Originally posted by spiritofreason View Post
                              Bah, this is a message from leader to followers on how Valve's initiative is a mixed blessing for their mission. If you don't ascribe to the same belief system, then there's little point in discussing the message itself.

                              That said, if we are going to talk about the free software mandate itself instead of Valve's role in it... I see issues, even for something as fundamental as a software developer's survival.

                              Software developers need to be paid somehow; we shouldn't need to spend our lives with two jobs (software development and subsistence farming ). There are a lot of cases where you can create a business model that does not require selling individual copies. If you can generate revenue from support contracts, bundled hardware, or bundled art (as in the case of a video game), then things are great. Why not open up the source code and encourage creativity from your users (voiding warranty where buggy software may cause explosions, haha)?

                              However, that does not work for everything. Sometimes your software is your entire competitive advantage, the reason people are buying your bundle of stuff and not someone else's; sometimes there's nothing to sell except the software. I don't see how going open source can make any sense here. If the software requires any significant investment of research and development time, how do you compensate your developers so they can maintain some standard of living?

                              I realize RMS is not opposed to selling copies of the software, but without preventing other distribution channels, you are unlikely to see much revenue from your own. You necessarily must charge more to cover NRE, while anyone else could supply it for free. Unless there's something I'm missing here, I don't see how a complete system of free software can work in a capitalist society.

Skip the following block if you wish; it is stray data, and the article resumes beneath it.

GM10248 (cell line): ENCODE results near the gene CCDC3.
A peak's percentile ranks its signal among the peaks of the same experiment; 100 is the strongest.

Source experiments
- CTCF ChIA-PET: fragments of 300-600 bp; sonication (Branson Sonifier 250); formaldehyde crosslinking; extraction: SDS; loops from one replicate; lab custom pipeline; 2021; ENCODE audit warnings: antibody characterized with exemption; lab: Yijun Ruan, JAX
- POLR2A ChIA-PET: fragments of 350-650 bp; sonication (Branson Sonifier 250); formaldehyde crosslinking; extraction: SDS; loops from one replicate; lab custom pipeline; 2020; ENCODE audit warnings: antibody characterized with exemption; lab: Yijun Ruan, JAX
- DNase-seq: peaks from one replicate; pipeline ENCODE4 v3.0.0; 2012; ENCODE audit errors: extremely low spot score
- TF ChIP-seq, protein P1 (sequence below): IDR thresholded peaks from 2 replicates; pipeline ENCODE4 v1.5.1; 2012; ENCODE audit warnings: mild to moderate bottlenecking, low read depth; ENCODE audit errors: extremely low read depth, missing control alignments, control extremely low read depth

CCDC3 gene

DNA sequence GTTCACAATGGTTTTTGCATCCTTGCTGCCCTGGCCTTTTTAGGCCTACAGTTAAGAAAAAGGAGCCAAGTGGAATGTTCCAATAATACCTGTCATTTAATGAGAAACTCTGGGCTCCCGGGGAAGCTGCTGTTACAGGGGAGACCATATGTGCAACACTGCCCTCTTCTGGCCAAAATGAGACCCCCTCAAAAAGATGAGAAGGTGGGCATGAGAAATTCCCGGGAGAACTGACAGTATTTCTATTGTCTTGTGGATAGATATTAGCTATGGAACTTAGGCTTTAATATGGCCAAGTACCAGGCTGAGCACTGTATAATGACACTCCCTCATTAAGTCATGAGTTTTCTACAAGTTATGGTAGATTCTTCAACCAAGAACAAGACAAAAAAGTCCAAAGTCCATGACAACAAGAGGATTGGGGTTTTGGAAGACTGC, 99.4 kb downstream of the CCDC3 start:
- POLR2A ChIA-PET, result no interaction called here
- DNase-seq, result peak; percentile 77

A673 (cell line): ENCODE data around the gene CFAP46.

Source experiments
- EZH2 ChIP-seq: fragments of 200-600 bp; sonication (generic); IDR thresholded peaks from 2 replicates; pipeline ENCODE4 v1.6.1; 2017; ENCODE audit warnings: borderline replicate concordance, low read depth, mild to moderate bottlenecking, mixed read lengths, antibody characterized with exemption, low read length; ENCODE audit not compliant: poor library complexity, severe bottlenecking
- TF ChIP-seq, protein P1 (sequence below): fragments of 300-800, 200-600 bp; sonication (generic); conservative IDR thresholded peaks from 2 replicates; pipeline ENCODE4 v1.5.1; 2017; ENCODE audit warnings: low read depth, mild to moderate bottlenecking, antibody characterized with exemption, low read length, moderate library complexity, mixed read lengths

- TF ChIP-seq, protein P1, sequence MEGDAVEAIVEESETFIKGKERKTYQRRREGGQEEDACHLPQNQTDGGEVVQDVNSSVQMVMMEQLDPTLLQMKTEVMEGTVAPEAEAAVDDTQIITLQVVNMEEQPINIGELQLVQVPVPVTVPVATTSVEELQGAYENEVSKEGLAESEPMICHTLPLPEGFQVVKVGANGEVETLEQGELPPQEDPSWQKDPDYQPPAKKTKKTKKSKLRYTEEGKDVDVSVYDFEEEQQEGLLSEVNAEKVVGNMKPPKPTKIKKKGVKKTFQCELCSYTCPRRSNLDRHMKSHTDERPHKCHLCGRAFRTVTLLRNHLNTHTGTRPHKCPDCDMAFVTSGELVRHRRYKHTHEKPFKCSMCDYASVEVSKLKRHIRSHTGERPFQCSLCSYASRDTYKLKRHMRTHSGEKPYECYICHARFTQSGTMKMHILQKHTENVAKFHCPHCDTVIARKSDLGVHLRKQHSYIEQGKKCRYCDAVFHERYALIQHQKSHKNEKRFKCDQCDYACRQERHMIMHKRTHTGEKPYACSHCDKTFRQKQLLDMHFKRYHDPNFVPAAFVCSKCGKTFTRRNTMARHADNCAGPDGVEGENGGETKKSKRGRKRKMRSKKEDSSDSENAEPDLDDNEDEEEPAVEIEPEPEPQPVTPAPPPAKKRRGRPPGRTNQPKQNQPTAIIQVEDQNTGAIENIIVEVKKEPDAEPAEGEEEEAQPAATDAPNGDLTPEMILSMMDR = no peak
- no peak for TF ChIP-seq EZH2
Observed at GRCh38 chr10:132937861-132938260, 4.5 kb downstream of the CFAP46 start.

The music industry is having discussions about how to pay people, I have friends who are semi-professional musicians so I get involved in those discussions too.

                              I think it's the same issue. With musicians the question is "why should the performer get paid over and over again for doing something once". The answer is the same in both cases: if you want to sell software or music, you are monetizing the wrong commodity. What you really want to sell is the service of working software, or the service of live performed music.

                              This is why RedHat is successful, because they are not selling software, they are selling the service of a working RHEL installation. The Grateful Dead were the most successful musical act ever, precisely because they chose to monetize their live performances instead of their recorded music.

                              RedHat will sponsor the development of new features in Linux for precisely the same reason that Microsoft will sponsor the development of new features in Windows: to woo customers.

                              In this context the choices of platforms is just a minor business detail, what is really important is the business model where you are selling the gaming experience.

                              If you can't make money selling your product, don't grumble about how the market works, find a different way to make money.
                              Last edited by frantaylor; 07-30-2012, 01:30 AM.

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                              • #45
                                Problem is, some people have to actually make a living with their work. If it's OpenSource, anyone can copy it without paying a cent. ClosedSource software? Run an obfuscator above it and the people even able to get something out of that are very few.

                                What I'd agree with/what should be done by all companies: When a version of a program or the program itself isn't interesting to the company anymore (they moved to a newer version/people are not buying it anymore...) the program should be opensource'd (like idSoftware does)